PR-Squared typically elects a majority government; it elects one local MP from each constituency each of whom is dependent on the local vote; yet still ensures that if two parties receive equal numbers of votes then they receive equal numbers of seats. In brief, it works as follows:

As an example, recall that in the 1983 election the three large parties split the vote in the proportion 44.5% to 28.9% to 26.6%. Seats would have been allocated in proportion to the squares of these numbers: 1980.25, 835.21 and 707.56. Scaling the ratio of the squares so that they total 650 seats gives 365.4, 154.1 and 130.5. These would be rounded for an actual seat allocation of 365, 154 and 131: a majority of 80 for the largest party, with the opposition seats split much more equitably than under FPTP .

Again making the counter-factual assumption that voting habits would be unchanged under PR-Squared, then 1997’s Labour landslide would have resulted in a majority of 119. In 1992 the Conservative majority would have been about 50; in 1987 of almost 64; in 1983 80; in 1979 of 66 seats; and in October 1974 Labour would have had 308 of the 635 seats.

So under PR-Squared: equal votes mean equal seats (“broad proportionality”); there is usually a majority (“stable”) government; votes cast in ‘safe’ seats have exactly as much effect on the national result as votes cast in marginal seats (“voter choice”); and yet all MPs are constituency MPs (“maintenance of a link”). Further, PR-Squared is monotonic*, though this property is so obvious that I neglected to mention it in the original description.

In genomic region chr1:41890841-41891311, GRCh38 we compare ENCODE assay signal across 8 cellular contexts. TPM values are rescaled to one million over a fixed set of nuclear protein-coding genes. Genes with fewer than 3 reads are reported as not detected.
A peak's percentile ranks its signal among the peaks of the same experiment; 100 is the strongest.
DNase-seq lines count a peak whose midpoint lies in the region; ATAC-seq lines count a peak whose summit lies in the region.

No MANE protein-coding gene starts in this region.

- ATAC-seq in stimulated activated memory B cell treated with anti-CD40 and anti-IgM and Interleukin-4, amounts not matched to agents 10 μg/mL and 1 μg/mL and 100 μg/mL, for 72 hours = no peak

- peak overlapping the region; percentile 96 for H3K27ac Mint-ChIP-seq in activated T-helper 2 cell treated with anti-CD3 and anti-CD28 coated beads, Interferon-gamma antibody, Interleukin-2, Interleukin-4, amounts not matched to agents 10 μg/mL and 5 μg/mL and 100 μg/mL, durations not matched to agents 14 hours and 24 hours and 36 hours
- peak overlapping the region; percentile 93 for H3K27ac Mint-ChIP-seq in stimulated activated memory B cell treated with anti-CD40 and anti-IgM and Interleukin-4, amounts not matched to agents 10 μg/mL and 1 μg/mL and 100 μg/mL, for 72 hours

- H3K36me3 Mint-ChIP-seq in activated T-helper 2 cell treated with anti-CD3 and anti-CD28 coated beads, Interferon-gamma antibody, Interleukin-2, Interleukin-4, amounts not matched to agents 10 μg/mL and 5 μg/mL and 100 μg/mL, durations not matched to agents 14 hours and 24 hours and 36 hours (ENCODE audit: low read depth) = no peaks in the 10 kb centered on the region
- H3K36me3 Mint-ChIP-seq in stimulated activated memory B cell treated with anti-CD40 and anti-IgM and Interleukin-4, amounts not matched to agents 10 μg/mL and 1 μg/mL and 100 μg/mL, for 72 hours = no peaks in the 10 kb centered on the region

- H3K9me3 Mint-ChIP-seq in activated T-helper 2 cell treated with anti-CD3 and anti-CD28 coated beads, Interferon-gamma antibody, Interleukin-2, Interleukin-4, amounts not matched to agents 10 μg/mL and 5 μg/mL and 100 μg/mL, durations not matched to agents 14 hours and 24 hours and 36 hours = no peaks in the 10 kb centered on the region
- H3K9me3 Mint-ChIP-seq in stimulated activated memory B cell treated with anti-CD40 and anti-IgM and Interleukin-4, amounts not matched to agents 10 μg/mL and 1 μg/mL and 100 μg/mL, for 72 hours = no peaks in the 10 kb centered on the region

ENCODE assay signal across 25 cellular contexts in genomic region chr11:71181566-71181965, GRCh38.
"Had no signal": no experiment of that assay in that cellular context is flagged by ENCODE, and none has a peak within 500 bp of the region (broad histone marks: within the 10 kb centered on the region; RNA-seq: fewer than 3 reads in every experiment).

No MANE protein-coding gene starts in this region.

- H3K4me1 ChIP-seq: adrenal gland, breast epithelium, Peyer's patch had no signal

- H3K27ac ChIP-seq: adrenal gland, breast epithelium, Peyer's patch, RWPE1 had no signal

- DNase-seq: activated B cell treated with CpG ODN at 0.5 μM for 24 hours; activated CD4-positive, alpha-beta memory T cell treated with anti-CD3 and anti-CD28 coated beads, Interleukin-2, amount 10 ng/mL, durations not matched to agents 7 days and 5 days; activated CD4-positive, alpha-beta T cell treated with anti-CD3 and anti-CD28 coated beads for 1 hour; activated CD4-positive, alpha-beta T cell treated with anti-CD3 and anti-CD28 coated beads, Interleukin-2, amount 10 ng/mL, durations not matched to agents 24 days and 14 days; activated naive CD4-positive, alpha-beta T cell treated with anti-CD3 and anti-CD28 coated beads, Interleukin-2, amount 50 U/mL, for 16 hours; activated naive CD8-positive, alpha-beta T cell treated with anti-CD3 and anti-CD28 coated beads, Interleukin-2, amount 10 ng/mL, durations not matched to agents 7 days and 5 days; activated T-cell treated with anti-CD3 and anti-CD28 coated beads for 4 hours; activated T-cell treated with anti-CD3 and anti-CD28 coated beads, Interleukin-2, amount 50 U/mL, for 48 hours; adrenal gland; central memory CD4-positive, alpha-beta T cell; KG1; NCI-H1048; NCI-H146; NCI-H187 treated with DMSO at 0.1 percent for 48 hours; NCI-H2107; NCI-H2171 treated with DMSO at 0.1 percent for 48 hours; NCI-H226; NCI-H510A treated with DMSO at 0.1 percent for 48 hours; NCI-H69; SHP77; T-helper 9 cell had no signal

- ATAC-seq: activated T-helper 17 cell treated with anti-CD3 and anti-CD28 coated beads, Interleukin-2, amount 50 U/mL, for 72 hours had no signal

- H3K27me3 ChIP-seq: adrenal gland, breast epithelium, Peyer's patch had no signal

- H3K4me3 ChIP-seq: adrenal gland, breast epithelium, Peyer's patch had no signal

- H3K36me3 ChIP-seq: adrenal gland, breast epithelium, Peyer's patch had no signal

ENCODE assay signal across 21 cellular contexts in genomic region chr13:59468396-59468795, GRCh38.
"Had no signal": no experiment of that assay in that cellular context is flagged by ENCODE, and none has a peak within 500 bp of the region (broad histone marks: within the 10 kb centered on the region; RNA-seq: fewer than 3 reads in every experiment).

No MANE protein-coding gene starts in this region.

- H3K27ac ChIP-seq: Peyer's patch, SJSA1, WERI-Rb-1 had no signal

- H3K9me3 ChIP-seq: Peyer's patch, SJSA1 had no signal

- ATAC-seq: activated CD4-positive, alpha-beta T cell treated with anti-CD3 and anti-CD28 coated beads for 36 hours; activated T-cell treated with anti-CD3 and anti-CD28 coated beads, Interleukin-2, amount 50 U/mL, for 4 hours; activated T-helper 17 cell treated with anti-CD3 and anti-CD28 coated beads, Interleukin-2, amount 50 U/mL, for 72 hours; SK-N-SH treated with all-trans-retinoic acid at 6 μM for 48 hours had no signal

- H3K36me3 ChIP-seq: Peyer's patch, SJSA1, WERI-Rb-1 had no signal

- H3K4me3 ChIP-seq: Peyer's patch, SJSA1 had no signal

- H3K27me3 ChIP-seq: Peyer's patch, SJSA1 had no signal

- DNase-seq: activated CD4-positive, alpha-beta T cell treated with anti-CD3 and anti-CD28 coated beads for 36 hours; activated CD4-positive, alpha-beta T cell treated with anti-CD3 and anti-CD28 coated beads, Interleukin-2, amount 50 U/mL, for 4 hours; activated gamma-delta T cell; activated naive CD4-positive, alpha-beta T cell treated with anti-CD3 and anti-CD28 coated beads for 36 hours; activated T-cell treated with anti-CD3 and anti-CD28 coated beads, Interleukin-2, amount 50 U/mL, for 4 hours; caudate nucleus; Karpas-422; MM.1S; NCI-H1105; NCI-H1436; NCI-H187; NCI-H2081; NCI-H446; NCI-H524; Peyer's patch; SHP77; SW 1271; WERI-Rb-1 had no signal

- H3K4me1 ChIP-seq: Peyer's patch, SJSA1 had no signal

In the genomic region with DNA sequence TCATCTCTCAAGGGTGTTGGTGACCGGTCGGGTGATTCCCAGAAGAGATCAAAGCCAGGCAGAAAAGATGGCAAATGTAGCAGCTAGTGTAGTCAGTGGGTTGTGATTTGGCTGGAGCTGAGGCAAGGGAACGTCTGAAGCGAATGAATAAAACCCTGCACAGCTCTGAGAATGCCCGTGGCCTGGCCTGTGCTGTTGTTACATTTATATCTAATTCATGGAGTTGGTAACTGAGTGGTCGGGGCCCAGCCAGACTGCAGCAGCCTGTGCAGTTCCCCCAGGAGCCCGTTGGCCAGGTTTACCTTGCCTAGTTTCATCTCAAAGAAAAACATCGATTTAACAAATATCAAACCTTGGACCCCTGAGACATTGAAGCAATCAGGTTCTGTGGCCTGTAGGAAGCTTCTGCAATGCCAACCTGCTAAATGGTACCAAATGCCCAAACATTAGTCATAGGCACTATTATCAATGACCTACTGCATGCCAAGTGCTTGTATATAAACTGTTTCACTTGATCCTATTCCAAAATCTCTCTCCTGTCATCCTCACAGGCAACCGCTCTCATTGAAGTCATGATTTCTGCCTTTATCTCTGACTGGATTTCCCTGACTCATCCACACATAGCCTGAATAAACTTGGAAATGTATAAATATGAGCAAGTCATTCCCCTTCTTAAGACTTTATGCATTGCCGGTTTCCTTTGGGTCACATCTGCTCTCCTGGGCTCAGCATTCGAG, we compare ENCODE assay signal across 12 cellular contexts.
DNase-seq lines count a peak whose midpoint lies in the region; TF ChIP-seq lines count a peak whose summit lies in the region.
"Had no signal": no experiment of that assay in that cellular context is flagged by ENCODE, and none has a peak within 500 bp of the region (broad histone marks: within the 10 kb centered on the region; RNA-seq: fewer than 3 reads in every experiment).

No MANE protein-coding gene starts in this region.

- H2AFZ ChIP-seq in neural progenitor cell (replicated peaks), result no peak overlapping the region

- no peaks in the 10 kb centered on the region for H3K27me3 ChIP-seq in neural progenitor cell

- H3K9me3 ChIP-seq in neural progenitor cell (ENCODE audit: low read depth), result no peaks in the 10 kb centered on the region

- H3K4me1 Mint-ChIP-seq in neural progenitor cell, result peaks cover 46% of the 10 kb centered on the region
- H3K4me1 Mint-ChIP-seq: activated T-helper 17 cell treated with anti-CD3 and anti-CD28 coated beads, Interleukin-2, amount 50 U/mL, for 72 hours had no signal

PR-Squared and its advantages are discussed in more detail in the appendix.

There is a natural variant of PR-Squared that might well have appealed to the Commission, which works as follows. Pure Proportional Representation with a cutoff would be used regionally (each region containing about a dozen constituencies). Within each region, seats would be assigned to parties using happiness maximisation. (Although note that this author would favour a more majoritarian system than this variant.)

The Commission was misled

The Commission did not consider PR-Squared and its variants because the Commission was misled. From volume 2 of the report it is possible to identify how this happened.